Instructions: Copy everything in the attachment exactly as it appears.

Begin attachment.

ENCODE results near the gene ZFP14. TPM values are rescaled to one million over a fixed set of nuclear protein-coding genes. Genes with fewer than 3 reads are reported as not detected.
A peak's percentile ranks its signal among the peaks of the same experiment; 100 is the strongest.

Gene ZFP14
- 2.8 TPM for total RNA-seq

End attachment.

ENCODE results near the gene ZFP14. TPM values are rescaled to one million over a fixed set of nuclear protein-coding genes. Genes with fewer than 3 reads are reported as not detected.
A peak's percentile ranks its signal among the peaks of the same experiment; 100 is the strongest.

Gene ZFP14
- 2.8 TPM for total RNA-seq